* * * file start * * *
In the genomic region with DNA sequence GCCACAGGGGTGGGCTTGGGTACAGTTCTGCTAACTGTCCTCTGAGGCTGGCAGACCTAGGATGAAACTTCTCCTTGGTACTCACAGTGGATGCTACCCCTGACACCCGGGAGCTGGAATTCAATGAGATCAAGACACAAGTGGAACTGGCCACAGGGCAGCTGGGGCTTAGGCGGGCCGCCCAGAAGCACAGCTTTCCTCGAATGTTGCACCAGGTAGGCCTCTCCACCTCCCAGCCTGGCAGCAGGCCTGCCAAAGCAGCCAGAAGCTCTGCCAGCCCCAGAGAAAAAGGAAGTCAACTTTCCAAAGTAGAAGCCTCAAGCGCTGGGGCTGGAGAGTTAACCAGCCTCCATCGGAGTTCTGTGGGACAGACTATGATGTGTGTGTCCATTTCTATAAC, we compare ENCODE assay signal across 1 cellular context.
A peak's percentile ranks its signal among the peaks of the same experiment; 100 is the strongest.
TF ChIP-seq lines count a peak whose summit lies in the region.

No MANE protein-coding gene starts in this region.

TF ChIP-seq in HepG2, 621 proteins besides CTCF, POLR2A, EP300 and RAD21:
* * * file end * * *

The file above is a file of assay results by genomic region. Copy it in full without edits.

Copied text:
In the genomic region with DNA sequence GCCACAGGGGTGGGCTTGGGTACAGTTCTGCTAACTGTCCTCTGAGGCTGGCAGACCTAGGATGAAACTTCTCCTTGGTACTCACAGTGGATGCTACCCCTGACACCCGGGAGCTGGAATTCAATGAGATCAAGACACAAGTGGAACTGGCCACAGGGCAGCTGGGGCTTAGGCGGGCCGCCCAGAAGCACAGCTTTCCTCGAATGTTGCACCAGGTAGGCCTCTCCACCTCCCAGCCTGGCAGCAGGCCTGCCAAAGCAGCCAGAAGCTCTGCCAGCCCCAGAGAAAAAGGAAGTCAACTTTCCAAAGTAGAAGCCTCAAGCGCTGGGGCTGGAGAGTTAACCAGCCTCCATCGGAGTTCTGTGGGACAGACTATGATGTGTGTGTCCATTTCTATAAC, we compare ENCODE assay signal across 1 cellular context.
A peak's percentile ranks its signal among the peaks of the same experiment; 100 is the strongest.
TF ChIP-seq lines count a peak whose summit lies in the region.

No MANE protein-coding gene starts in this region.

TF ChIP-seq in HepG2, 621 proteins besides CTCF, POLR2A, EP300 and RAD21: